National Weather Service tracking rivers and waterways as flooding concerns continue

- After days of rain, the D.C. region is not only waterlogged, but recovering from a lot of storm damage with downed trees and washed-out roads while water level at rivers and streams are still rising.

A portion of the Georgetown waterfront is closed off and flood gates are up as water from the Potomac River has overflowed over its banks. The river is already three feet higher than normal and it could get even higher overnight into Tuesday as the tide comes in.

According to the National Weather Service, the Potomac River is going to major concern for the next few days. In Great Falls, the powerful currents was evident after the area was hit with five to 10 inches of rain over the past couple of weeks.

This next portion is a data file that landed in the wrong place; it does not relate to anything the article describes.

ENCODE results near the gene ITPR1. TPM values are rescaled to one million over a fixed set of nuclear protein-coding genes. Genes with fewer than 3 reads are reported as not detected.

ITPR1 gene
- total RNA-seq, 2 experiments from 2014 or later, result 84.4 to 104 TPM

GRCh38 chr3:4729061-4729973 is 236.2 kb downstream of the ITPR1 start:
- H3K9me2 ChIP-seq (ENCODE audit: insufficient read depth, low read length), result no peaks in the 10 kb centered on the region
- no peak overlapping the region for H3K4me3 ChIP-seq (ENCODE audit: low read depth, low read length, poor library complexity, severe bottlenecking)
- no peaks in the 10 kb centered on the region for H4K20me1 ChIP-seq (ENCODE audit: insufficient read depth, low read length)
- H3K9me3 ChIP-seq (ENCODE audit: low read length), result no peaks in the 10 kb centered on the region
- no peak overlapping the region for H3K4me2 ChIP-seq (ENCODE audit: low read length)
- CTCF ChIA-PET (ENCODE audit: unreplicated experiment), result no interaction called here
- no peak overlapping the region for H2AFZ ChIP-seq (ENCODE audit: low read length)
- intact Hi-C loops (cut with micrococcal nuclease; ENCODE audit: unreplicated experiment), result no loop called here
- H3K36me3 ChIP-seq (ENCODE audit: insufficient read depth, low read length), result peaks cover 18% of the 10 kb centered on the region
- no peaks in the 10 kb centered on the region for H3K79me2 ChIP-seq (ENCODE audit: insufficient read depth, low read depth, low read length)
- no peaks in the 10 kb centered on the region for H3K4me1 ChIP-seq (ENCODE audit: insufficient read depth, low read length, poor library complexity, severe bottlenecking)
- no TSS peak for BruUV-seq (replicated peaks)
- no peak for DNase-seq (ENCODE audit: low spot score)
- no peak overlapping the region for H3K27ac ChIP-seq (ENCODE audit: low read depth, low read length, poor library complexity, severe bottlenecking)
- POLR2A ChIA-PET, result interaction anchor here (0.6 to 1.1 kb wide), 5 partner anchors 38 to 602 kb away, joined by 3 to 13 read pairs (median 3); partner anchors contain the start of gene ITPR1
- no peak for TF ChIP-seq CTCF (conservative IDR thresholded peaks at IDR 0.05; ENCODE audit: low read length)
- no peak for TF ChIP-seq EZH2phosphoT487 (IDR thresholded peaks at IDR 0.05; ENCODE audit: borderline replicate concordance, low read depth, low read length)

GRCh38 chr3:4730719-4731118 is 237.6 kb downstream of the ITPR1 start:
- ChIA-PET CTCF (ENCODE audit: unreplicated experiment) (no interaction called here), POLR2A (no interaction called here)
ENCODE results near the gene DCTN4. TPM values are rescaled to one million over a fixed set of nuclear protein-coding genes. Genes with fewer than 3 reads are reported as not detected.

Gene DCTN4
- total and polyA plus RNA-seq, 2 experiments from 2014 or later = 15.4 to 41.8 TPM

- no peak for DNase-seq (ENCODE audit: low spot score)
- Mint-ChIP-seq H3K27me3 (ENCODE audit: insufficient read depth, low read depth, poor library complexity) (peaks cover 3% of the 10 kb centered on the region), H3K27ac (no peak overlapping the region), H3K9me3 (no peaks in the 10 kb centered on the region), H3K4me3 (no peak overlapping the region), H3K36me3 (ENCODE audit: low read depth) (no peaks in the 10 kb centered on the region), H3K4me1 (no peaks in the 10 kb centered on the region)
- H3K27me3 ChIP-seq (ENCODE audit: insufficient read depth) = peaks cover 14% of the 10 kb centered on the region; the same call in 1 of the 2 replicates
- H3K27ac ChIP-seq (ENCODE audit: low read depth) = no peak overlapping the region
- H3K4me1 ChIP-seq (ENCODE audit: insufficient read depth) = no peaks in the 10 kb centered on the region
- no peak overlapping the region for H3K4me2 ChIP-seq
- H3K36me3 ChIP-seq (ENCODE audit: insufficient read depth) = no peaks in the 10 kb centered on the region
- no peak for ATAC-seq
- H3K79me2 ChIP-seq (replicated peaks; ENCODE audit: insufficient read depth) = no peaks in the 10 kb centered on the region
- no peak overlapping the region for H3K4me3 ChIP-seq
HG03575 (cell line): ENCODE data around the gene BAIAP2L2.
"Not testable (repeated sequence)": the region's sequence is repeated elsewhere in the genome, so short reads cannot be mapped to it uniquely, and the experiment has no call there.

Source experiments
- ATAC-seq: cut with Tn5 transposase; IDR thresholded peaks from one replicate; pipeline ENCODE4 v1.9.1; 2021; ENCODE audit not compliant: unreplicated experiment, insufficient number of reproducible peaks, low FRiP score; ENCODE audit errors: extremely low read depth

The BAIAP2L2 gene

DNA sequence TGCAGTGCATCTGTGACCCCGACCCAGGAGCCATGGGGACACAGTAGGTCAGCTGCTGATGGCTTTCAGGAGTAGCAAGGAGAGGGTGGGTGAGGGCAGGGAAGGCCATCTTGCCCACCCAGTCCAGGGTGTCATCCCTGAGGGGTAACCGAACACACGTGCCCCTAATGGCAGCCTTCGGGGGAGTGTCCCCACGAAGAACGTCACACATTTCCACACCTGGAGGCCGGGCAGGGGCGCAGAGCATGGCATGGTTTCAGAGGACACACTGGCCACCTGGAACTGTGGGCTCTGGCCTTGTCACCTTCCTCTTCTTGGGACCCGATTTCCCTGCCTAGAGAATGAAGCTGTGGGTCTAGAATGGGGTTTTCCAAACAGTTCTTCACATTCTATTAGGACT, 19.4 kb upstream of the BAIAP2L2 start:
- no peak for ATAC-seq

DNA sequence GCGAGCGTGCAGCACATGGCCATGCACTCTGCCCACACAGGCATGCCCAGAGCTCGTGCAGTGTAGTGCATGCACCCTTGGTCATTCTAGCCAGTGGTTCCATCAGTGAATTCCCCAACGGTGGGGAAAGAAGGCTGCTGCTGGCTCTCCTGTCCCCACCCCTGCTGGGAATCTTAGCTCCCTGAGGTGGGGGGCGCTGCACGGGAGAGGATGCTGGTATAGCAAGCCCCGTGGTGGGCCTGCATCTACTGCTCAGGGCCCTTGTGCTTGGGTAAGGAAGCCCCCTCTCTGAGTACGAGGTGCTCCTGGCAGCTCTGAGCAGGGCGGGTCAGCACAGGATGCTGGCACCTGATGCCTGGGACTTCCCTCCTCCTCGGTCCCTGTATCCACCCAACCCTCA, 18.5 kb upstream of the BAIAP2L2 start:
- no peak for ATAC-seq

Another trouble spot was in White’s Ferry in Poolesville, Maryland. The water has gotten so high that it has shut down local businesses until further notice until the water recedes.

In Laurel, Maryland, water from the Little Patuxent River washed away part of Route 198. That area will also be closed for an undetermined amount of time.

The National Weather Service said this coastal flooding is significant as some of the river levels are higher than they have ever been since 1996.

“The rivers and freshwater flooding is the main cause of death in the D.C. metro area,” said National Weather Service meteorologist Isha Renta. “Most of our deaths in the area are related to flooding so we need to keep people aware of when the flooding is going to occur so they can plan ahead and stay safe. Any businesses and homeowners along the rivers should be aware of where the flood stage is in their location so that they can make sure they can put their family to safety, go to upper levels, move to higher ground.”

The National Weather Service said it is not safe to be on water until at least Wednesday morning when flooding warnings expire.

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